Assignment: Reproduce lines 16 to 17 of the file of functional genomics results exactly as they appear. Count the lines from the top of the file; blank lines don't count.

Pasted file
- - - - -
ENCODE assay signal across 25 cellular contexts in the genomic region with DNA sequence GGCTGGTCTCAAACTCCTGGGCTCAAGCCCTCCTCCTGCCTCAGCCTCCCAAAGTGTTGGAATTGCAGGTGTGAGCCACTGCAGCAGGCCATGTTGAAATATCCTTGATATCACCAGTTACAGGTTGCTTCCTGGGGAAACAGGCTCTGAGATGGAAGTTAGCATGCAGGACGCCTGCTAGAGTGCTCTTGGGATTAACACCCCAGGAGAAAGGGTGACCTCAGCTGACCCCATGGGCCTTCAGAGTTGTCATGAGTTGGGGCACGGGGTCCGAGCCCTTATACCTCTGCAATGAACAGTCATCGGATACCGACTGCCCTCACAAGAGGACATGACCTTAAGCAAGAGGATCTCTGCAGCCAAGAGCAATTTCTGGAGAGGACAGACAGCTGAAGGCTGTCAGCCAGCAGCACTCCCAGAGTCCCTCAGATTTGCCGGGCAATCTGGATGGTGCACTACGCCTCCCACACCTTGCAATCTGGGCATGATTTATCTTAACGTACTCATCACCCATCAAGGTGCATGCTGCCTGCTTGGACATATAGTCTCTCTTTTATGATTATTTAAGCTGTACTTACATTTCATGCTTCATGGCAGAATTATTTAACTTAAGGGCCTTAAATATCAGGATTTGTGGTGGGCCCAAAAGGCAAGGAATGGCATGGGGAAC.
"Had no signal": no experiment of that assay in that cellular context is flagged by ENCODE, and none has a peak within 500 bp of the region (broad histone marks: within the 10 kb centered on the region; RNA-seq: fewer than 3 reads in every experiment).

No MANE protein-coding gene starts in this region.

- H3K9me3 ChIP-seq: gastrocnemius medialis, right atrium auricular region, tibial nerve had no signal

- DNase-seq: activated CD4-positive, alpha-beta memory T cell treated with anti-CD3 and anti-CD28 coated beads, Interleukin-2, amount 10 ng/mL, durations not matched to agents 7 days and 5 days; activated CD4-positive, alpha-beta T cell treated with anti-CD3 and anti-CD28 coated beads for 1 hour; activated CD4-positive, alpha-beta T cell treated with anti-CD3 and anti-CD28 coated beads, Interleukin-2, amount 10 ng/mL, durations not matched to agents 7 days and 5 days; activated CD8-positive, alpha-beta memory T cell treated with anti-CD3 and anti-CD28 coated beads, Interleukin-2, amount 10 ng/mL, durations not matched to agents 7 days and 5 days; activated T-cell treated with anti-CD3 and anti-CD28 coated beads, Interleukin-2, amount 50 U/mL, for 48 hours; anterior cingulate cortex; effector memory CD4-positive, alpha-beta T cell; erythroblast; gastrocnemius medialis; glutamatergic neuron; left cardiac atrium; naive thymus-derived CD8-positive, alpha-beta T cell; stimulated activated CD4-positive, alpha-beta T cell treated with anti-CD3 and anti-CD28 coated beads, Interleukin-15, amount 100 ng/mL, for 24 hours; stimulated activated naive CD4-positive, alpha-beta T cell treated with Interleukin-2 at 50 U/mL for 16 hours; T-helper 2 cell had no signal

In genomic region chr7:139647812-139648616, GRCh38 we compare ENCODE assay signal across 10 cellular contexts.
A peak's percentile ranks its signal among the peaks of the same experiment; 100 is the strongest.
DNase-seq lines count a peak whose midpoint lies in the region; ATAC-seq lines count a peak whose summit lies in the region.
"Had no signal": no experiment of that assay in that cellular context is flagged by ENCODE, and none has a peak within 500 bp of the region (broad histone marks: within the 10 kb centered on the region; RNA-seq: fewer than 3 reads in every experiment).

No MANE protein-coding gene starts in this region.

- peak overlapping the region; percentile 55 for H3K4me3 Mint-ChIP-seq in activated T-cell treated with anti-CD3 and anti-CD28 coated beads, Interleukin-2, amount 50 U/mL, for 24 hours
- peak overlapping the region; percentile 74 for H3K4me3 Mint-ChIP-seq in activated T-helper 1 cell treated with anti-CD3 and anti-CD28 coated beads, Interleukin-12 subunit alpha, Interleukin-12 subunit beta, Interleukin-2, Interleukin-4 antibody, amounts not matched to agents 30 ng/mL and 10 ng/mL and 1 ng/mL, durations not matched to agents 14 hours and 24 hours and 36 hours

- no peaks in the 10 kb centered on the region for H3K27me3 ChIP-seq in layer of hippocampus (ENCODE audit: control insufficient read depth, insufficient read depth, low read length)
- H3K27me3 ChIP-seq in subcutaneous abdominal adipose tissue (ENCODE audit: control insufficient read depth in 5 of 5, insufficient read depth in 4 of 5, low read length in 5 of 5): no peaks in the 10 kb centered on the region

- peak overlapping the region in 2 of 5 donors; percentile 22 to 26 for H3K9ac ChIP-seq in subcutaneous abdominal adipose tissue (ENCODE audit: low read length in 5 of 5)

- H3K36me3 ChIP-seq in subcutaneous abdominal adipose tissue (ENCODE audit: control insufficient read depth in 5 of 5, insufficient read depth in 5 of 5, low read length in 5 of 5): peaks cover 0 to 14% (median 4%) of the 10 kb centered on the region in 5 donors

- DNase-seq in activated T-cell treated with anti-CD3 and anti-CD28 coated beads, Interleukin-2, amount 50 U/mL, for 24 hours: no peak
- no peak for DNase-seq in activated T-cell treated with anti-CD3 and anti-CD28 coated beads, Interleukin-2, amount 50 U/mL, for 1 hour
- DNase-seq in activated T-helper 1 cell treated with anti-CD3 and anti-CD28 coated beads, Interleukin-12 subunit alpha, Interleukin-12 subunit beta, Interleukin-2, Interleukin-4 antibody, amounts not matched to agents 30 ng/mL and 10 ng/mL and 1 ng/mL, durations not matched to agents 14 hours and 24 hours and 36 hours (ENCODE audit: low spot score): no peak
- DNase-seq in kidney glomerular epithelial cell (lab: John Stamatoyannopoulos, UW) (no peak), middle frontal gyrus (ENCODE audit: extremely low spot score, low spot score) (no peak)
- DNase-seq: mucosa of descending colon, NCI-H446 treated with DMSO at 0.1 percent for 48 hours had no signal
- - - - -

- H3K36me3 ChIP-seq in subcutaneous abdominal adipose tissue (ENCODE audit: control insufficient read depth in 5 of 5, insufficient read depth in 5 of 5, low read length in 5 of 5): peaks cover 0 to 14% (median 4%) of the 10 kb centered on the region in 5 donors

- DNase-seq in activated T-cell treated with anti-CD3 and anti-CD28 coated beads, Interleukin-2, amount 50 U/mL, for 24 hours: no peak